A hydrogen explosion and fire occurred in the benzene unit of a styrene plant in a large petrochemical complex. The unit was being restarted following a scheduled maintenance shutdown. The explosion followed the release of about 30 kilograms of 700-psig hydrogen gas from a burst flange into a compressor shed. Two men were killed and two others were injured. If it had not been a holiday, the death toll and injuries would probably have been much worse.

The operators were bringing the plant online and increasing the hydrogen circulation pressure. About 10-15 seconds before the explosion, they heard a pop and then a loud hiss of pressure being released within the compressor shed. Witnesses reported seeing a white flash and then a large fireball. The fires burned out in 2-3 minutes, view more


The catalyst in a dehydrogenation reactor, which was usually operated under a hydrogen atmosphere, was changed while the reactor was isolated from the peripheral equipment by closing a 20-inch remotely controlled valve. The hydrogen pressure in the peripheral equipment was set at 20 KPaG, and the reactor was opened to the atmosphere. Anticipating some hydrogen leakage, suction from the piping was accomplished with a vacuum device and, nitrogen sealing was performed. When the piping connections were restored after changing the catalyst, flames spouted from the flange clearance and two workers were burned. One cause of the fire was poor management of the catalyst replacement process.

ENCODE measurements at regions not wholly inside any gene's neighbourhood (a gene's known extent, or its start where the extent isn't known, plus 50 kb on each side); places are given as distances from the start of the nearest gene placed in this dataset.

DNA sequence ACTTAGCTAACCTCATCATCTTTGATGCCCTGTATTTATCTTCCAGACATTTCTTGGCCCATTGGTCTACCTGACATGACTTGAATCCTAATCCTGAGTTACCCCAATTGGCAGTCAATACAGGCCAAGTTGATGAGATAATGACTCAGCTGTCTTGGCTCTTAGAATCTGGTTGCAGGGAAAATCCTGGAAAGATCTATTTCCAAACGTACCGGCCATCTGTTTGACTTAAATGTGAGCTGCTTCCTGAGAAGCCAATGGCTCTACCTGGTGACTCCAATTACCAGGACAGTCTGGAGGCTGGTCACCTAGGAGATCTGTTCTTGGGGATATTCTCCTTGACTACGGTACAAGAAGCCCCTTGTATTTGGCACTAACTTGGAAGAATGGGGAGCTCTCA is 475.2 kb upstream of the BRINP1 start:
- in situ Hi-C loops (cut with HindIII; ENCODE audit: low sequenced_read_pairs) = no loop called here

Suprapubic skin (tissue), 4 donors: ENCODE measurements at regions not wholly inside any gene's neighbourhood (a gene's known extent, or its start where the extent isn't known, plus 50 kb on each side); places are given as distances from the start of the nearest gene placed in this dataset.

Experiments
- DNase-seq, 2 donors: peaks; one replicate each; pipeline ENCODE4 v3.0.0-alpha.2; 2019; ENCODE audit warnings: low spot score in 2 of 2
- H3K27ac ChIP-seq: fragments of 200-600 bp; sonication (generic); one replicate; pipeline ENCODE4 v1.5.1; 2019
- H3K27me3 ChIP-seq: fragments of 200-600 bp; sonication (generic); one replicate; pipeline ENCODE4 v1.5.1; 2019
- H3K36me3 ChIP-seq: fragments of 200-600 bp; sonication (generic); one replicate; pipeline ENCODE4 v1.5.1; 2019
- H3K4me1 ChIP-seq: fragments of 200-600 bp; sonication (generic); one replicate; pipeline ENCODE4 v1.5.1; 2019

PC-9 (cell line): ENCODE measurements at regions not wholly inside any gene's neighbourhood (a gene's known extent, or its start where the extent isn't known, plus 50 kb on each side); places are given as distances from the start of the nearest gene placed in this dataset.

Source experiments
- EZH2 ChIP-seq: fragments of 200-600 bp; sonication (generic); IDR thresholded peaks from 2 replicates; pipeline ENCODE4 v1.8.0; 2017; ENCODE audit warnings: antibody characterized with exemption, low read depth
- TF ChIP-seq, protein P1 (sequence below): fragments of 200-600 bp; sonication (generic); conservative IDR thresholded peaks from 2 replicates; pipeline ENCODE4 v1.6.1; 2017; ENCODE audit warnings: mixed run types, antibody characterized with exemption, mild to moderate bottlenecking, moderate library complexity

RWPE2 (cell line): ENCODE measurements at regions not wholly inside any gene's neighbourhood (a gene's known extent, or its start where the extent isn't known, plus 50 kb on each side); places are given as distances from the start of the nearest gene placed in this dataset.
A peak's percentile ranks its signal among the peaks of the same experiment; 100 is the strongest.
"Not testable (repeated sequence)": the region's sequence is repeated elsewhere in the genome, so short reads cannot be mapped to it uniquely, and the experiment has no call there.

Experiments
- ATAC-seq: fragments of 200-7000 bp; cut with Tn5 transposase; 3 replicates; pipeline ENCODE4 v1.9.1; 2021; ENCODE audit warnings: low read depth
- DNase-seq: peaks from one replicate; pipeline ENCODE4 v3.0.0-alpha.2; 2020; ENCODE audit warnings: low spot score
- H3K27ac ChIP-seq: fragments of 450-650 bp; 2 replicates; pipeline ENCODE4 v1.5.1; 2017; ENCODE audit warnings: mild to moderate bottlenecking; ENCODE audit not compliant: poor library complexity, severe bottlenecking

Incident Synopsis

A catalyst exchange was carried out in a dehydrogenation view more

During start-up operation of a high-temperature, high-pressure plant using hydrogen, hydrogen gas leaked from the flange of a heat exchanger and a fire occurred. The leakage occurred for two reasons:

Insufficient tightening torque control was carried out during hot-bolting and an unbalanced force was generated across the bolts.
A temperature rise was induced across the heat exchanger as a result of a revamping activity, during a turnaround shutdown.

Hot-bolting: In equipment and piping that operate at high temperatures, as the temperatures rise, the tightening force decreases, thus re-tightening of bolts is necessary. This work is called hot-bolting. The design conditions of the evaporator where the fire occurred were 2.4 MPaG, view more